UPDATED November 2013: Since Celso & Alejandro shared their story, same-sex couples in Illinois won the freedom to marry when the state Legislature passed a marriage bill in November 2013.
For Chicago natives Celso Cardenas and Alejandro Lopez, their life together didn't begin with love at first sight. They met in the summer of 2003, when Celso had just moved back to the city after studying in Michigan, during a chance encounter with mutual friends. Alex saw Celso from across the way with a friend of his, thought Celso was cute, and quickly decided to introduce himself.
"It was a short and awkward conversation, and we both walked away from each other feeling equally unimpressed," Celso explained, adding, "Thankfully - the story doesn't end there."
Over the course of the next few weeks, Celso and Alex continued seeing each other around town and began hanging out in the same social circles. Their initial dislike for each other faded away, and they became friends, which quickly evolved into a romance. Their first awkward conversation had dissolved into a funny anecdote, and the men realized that they were a great match.
* * *
Now, Celso and Alejandro live together in the East Pilsen/Tri-Taylor neighborhood of Chicago, where they've purchased a home together. They've been together for nearly ten years, and as their anniversary approaches, they're hoping that they'll be able to celebrate with a marriage license from their home state. They know that it's time for marriage in Illinois, and they're hopeful that their state will stand on the right side of history this week during the special Veto Session off the Illinois Legislature.
They've been engaged to marry since the summer of 2011 - and they proposed to each other separately, after just over seven years together. While vacationing with family members and friends in Europe, Celso decided to propose to Alex in front of the Pantheon.
"We were sitting down at a beautiful restaurant with outdoor seating facing the gorgeously lit-up Pantheon," Celso explained, "and I knew that there would be no absolutely perfect moment to ask...so I just decided, now is the time." Celso reached into his pocket, pulled out the ring, and in his flustered state, knocked over a glass of wine, dying the crisp white table cloth red and messing up his moment. "Still, I knew that the moment was too comical not to take advantage of," Celso explained. "I took a deep breath, and I asked Alex to spend the rest of his life with me."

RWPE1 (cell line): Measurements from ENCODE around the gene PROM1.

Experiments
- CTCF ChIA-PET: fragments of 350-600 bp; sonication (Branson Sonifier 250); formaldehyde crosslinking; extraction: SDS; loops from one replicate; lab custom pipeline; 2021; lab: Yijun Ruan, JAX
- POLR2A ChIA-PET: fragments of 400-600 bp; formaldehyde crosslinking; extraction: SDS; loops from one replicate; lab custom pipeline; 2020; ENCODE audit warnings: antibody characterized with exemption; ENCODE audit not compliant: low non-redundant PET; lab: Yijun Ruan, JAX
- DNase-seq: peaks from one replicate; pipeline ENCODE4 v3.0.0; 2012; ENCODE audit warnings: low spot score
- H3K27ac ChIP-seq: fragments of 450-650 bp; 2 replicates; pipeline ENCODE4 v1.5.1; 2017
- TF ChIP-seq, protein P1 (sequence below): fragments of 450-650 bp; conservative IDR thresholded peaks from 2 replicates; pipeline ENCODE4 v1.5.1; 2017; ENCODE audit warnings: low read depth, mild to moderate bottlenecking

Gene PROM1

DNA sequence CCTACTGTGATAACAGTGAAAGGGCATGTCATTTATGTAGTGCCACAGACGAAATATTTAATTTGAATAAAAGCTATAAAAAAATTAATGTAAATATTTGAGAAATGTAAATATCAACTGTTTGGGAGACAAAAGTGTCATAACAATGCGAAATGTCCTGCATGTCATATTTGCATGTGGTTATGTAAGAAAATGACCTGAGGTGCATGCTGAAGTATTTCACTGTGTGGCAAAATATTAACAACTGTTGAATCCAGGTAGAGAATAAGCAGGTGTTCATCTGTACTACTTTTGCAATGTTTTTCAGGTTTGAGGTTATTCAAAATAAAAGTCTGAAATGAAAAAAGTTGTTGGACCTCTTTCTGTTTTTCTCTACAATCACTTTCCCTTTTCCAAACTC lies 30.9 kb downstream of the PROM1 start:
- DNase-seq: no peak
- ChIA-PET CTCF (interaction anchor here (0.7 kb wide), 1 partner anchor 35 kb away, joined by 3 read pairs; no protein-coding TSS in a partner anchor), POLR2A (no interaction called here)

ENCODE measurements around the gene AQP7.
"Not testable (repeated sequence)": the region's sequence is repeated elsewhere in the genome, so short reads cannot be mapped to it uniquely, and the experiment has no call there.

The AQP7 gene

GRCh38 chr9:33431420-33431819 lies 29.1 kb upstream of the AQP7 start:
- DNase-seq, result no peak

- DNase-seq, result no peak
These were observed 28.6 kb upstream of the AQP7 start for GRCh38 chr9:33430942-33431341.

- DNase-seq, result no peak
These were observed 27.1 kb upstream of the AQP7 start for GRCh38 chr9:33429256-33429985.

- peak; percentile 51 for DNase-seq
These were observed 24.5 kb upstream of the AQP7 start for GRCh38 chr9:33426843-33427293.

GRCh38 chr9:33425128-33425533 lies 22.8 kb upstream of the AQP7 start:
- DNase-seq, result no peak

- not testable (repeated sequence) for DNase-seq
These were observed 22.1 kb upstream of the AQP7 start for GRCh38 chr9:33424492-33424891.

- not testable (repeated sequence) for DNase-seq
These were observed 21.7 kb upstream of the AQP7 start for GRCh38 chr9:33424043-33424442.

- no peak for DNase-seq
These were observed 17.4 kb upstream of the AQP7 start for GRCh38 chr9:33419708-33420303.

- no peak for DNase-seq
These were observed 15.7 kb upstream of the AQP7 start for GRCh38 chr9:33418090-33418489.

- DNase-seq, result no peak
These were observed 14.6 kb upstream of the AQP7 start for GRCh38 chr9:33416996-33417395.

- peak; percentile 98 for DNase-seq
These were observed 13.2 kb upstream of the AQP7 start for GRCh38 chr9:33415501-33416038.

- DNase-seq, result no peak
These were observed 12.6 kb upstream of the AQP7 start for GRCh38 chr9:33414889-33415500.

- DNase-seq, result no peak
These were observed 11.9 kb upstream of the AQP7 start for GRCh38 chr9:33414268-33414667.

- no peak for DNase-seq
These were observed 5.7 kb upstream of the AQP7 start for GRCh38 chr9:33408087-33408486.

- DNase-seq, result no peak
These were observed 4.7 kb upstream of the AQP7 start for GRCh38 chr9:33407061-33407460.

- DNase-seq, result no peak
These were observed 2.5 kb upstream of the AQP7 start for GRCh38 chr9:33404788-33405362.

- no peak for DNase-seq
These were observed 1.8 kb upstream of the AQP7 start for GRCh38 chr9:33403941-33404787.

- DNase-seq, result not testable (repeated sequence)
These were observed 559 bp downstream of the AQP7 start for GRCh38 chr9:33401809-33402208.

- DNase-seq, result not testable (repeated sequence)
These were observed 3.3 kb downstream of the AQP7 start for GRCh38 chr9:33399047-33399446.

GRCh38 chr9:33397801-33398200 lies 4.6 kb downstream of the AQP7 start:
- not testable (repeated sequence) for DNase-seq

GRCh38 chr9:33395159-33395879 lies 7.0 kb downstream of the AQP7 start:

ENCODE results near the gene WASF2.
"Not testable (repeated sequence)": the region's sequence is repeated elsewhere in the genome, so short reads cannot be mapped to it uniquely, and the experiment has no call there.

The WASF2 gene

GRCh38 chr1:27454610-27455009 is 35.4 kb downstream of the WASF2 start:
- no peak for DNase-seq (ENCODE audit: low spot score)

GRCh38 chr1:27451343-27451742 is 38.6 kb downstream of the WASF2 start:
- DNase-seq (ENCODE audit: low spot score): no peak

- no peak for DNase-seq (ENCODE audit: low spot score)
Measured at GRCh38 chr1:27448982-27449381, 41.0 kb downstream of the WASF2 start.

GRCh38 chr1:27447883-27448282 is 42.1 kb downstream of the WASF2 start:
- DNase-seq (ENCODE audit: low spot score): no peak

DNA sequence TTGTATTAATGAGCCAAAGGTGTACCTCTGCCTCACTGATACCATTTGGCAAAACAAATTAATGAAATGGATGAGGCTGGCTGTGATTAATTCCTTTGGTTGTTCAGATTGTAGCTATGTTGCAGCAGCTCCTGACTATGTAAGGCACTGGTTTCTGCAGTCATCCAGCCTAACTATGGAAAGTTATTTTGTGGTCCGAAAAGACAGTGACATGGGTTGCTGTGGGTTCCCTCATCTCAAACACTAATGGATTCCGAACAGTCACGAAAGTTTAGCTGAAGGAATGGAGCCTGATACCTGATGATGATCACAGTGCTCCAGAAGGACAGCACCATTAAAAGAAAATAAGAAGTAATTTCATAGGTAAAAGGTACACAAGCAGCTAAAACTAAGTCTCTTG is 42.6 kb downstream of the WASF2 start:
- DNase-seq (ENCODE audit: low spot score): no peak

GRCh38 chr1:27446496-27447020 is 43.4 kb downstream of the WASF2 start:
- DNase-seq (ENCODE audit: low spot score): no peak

A few weeks later, Alex got the opportunity to fulfill his own dream, too, by asking Celso to marry him, too. After a romantic dinner and a wonderful night of fireworks in Chicago, Alex got his chance.
"Will you marry me?" he asked.
Celso paused. "No," he said, smiling, before quickly changing his answer to an enthusiastic "yes" and apologizing for teasing Alex during his moment. They toasted the moment with champagne and began planning the day they would stand before their loved ones, declare their commitment to each other, and say "I Do."
* * *
In Illinois, same-sex couples still do not have the freedom to marry, and in May 2013, Celso and Alex decided they couldn't wait any longer to declare their commitment to each other in front of their friends and family members.
"We got tired of waiting for our local government to catch up, so even though we were hoping that things would move faster in the state, we grew impatient and decided to move forward with our ceremony," Alex explained. "We made it a special 'thank you' to all of those around us who supported us through the years. We knew that in their eyes and in our own, we were already married - but now it's time for the legislation to get with the times and catch up."
Alex and Celso both come from close, traditional families, and they look forward to the day where they can raise their own family, too. They know that when that day comes, they'll want to ensure that their family has all of the protections they need and deserve.
"We're not granted the same rights that our heterosexual counterparts are, and that's not fair," Celso said. "I have two brothers and Alex has two sisters, and they're able to access all of the protections that we can't. We contribute to society, we engage in community service, we pay our taxes, and we are law-abiding citizens. Yet, we are made to feel as if we don't have a voice and are not supported. We want to have our marriage recognized in our state - and in all states, for that matter. This is not too much to ask."
This week, Celso and Alex - and all same-sex couples in Illinois - could finally win the freedom to marry. And the significance of the moment isn't lost on either of them.
"We all must remember to do our part!" Celso explained. "We all must fight for equality."